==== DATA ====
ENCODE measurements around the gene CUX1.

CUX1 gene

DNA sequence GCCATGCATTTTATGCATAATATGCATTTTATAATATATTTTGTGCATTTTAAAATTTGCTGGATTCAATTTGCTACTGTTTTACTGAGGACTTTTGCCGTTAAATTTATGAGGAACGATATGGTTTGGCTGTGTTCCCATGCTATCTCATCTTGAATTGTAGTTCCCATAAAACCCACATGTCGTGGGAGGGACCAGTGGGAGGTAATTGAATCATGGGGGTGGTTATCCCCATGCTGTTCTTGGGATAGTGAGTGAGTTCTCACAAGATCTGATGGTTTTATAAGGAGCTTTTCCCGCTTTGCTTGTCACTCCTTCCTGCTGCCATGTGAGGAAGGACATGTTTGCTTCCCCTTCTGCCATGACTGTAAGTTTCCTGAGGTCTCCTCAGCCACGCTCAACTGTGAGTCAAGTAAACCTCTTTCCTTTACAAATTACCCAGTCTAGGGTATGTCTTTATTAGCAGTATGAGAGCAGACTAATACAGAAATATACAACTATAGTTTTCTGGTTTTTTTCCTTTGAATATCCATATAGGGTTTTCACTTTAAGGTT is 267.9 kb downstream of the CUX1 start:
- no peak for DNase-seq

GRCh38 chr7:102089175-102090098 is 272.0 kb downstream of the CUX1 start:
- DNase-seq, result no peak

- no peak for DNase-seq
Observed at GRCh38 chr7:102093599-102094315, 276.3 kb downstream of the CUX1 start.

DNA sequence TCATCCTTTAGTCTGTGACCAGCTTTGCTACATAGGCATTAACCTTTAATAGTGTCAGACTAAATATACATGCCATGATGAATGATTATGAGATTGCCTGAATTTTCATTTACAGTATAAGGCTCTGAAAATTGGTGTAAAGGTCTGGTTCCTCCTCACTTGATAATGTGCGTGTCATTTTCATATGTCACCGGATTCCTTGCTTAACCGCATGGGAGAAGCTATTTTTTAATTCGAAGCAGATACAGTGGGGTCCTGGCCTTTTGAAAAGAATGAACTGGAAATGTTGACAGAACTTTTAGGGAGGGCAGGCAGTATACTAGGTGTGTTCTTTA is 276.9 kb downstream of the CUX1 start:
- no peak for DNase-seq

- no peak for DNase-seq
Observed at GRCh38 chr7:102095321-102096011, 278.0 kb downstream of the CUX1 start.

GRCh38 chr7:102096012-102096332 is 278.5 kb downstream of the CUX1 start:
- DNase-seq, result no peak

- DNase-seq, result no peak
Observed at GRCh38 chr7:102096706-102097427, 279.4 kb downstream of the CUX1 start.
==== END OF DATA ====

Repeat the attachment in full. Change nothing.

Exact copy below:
ENCODE measurements around the gene CUX1.

CUX1 gene

DNA sequence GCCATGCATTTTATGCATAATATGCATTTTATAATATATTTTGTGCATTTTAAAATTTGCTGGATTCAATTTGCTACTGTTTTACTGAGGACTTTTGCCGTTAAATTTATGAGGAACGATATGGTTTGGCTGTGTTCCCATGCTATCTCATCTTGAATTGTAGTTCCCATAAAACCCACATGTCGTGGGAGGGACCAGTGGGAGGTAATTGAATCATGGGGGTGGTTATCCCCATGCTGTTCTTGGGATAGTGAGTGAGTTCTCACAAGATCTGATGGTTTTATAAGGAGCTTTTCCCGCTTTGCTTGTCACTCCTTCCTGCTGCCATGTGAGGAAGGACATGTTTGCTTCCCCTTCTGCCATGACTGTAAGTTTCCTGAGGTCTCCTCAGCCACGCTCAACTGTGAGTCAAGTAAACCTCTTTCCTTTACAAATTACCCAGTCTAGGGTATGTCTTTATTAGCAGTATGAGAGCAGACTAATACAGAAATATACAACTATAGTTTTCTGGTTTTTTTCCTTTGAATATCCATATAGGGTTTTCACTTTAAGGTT is 267.9 kb downstream of the CUX1 start:
- no peak for DNase-seq

GRCh38 chr7:102089175-102090098 is 272.0 kb downstream of the CUX1 start:
- DNase-seq, result no peak

- no peak for DNase-seq
Observed at GRCh38 chr7:102093599-102094315, 276.3 kb downstream of the CUX1 start.

DNA sequence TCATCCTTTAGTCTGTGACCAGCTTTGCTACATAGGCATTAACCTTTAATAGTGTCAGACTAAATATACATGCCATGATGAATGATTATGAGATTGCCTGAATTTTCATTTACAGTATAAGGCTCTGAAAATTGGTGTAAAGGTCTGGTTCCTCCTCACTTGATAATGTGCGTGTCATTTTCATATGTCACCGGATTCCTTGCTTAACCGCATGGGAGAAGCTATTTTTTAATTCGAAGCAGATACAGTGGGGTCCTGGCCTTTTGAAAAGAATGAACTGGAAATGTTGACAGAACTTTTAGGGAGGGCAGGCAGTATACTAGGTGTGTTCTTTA is 276.9 kb downstream of the CUX1 start:
- no peak for DNase-seq

- no peak for DNase-seq
Observed at GRCh38 chr7:102095321-102096011, 278.0 kb downstream of the CUX1 start.

GRCh38 chr7:102096012-102096332 is 278.5 kb downstream of the CUX1 start:
- DNase-seq, result no peak

- DNase-seq, result no peak
Observed at GRCh38 chr7:102096706-102097427, 279.4 kb downstream of the CUX1 start.